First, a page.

Basically EEG signals (potential from brain) contain 'noise' due to EMG signals (potential from muscles). I was thinking of using the EMG as a common mode feedback prior to the amplification of the EEG signal. Thus, I would assume the EMG signal (EEG 'noise) can be removed when it enters the differential amplifier.

I am just wondering how possible this is. I am aware that EMG signals are much larger than EEG signals.

  • \$\begingroup\$ I think this needs the EMG embedded in the EEG is the exact same as the EMG you're using as a reference. Is this the case? \$\endgroup\$ – Los Frijoles Apr 19 '18 at 2:13
  • \$\begingroup\$ Normally muscle noise is reduced on scalp with gavlanic noise and variable capacitance from lack of pressure By using silver oxide pads with pressure such as a baseball cap. \$\endgroup\$ – Tony Stewart Sunnyskyguy EE75 Apr 19 '18 at 2:25
  • \$\begingroup\$ @Los Frikoles That's correct, The EEG and EMG system is identical, the only difference is the EMG electrodes are mounted directly to the 'noise' source, while the EEG is mounted in the scalp containing the required signal with the noise too. \$\endgroup\$ – Nathan Le Apr 19 '18 at 2:30
  • \$\begingroup\$ @TonyStewartEEsince1975 So a stretchy rubber hemisphere that pushes the electrodes on to the scalp would be called a Vari-Cap? \$\endgroup\$ – Henry Crun Apr 19 '18 at 2:56
  • \$\begingroup\$ or a Howie Mandel latex cap \$\endgroup\$ – Tony Stewart Sunnyskyguy EE75 Apr 19 '18 at 3:00

No -- sounds like a good idea, but separating EEG and EMG is much easier said than done. How do you intend to get "pure" EMG to use as your common Mode signal, especially if it shares a freq spectrum with EEG?

The real way to separate emg and eeg is filtering. EEG is lower frequency than EMG. What isn't low frequency, though, is movement artifact. If the EMG activity is caused by movement, and the movement also causes motion in the electrode-skin interface, this can cause trouble.

  • \$\begingroup\$ Yeah that's what I'm a little unsure about. I was maybe thinking that since the EMG signal is significantly larger than the EEG signal that it would be 'pure' enough. Is their any way I can set up a basic setup showing this. This is for my final year research study. \$\endgroup\$ – Nathan Le Apr 19 '18 at 2:35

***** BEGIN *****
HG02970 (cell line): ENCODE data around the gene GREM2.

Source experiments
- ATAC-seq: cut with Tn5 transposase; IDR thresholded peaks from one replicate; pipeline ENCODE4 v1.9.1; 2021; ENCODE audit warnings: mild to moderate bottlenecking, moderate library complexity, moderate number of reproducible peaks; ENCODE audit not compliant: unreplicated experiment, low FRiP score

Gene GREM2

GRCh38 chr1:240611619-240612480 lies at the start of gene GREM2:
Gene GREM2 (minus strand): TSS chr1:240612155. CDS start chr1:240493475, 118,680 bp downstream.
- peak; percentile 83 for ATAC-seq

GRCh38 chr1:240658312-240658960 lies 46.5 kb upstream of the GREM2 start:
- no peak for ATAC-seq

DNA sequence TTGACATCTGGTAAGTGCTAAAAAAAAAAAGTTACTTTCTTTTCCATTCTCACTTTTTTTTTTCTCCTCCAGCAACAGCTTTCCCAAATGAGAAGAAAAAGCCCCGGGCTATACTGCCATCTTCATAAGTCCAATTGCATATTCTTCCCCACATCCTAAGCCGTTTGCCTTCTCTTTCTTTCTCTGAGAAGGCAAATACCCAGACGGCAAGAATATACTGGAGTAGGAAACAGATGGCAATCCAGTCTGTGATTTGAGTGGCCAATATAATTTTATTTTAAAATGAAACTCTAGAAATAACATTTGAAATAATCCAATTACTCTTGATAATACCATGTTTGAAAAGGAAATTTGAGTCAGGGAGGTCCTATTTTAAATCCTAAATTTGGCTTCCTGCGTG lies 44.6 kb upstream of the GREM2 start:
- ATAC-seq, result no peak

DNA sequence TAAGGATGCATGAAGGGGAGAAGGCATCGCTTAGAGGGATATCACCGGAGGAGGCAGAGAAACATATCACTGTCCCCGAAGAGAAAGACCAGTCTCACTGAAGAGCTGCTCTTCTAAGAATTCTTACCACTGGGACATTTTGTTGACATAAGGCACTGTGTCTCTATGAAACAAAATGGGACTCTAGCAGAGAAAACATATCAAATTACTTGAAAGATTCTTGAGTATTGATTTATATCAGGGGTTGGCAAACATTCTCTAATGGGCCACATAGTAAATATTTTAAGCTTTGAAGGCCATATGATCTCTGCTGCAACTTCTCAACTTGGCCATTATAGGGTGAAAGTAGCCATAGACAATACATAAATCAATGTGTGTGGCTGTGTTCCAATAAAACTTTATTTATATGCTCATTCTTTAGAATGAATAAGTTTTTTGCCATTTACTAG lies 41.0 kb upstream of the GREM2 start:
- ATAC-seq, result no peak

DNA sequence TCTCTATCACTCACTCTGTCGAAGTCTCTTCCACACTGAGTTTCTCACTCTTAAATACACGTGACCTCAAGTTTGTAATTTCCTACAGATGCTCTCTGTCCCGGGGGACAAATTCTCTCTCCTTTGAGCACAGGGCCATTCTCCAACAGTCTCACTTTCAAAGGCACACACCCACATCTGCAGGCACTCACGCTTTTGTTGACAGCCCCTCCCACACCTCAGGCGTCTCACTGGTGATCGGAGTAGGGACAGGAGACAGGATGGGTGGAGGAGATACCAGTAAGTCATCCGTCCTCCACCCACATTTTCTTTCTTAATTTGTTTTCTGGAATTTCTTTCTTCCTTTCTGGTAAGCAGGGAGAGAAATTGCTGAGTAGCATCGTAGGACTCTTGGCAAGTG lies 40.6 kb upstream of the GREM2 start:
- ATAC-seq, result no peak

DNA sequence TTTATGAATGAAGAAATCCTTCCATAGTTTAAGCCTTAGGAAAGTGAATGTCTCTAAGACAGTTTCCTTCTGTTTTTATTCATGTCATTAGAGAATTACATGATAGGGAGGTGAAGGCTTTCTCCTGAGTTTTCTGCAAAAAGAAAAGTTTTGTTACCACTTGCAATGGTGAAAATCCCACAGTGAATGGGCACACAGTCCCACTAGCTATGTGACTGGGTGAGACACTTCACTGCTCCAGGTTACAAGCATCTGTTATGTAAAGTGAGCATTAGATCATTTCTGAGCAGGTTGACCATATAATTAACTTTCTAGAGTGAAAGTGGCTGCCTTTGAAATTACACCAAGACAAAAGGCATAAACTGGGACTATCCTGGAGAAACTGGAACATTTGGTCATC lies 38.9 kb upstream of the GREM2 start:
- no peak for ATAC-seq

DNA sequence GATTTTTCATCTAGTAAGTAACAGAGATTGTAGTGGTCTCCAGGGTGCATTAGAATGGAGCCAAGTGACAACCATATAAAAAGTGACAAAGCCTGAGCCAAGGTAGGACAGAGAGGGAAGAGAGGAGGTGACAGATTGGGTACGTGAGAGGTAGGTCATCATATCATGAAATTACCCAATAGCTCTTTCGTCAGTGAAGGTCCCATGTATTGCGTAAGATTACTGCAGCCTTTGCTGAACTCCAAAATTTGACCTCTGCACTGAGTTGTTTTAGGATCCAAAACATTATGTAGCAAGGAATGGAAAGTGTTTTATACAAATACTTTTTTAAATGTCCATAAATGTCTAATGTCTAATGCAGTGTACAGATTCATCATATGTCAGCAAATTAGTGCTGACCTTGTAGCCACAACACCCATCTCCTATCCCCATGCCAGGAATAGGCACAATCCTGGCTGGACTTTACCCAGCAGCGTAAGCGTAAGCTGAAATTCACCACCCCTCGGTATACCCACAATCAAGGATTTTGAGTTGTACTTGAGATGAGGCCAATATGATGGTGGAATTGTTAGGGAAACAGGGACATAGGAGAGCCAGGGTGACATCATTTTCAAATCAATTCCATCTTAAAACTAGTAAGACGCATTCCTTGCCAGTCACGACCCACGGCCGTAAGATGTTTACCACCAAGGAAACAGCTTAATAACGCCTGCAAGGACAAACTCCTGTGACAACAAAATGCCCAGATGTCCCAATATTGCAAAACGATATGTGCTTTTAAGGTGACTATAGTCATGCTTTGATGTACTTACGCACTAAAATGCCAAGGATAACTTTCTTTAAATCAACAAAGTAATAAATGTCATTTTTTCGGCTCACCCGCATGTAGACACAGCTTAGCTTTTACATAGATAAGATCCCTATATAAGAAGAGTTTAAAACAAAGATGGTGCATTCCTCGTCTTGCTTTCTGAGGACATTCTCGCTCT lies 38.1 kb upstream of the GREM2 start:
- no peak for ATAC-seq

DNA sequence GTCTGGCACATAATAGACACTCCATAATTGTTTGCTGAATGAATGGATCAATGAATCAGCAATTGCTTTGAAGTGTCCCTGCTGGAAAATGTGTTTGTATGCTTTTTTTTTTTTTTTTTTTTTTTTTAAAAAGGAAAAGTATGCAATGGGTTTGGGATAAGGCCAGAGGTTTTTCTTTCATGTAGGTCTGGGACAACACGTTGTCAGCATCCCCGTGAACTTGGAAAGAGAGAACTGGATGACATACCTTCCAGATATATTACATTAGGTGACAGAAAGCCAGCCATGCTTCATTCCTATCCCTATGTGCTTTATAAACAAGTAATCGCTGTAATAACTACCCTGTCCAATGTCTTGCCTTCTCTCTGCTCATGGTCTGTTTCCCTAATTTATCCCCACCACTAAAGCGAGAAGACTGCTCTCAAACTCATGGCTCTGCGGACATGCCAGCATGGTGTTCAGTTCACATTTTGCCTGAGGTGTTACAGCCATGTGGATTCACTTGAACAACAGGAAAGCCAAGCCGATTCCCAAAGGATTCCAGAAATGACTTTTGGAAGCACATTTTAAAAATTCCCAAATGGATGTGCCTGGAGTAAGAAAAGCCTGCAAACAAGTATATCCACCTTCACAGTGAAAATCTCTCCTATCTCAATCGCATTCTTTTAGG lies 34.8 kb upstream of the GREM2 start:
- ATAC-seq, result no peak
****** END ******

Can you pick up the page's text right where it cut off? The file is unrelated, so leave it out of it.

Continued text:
• \$\begingroup\$ @NathanLe my comment is your answer. Suppress the noise by better sensing the physcial contacts with pressure and lower resistance. The best signals require shaving hair and abrasion, but I don't think it is necessary. Analyze the pad C and shunt R time constant to get RC<< 1 s with low ESR on contact \$\endgroup\$ – Tony Stewart Sunnyskyguy EE75 Apr 19 '18 at 2:38
  • \$\begingroup\$ @Tony Stewart Thanks for your reply. However I was looking for some sort of original approach related to this setup for study for my research project \$\endgroup\$ – Nathan Le Apr 19 '18 at 2:41
  • \$\begingroup\$ This is how I did it successfully this way with a good INA about 44 yrs ago, how far back did you want to go? RL CM feedback is also used. \$\endgroup\$ – Tony Stewart Sunnyskyguy EE75 Apr 19 '18 at 2:43
  • \$\begingroup\$ No I believe you that it's a proven method to use. But that is my point. For the purpose of my project, I wanted to talk about my approach of using 'EMG's as a common mode feedback for noise reduction' because it doesn't seem to have been done before. (I can discuss about the effectiveness etc. in my results evaluation) \$\endgroup\$ – Nathan Le Apr 19 '18 at 2:45

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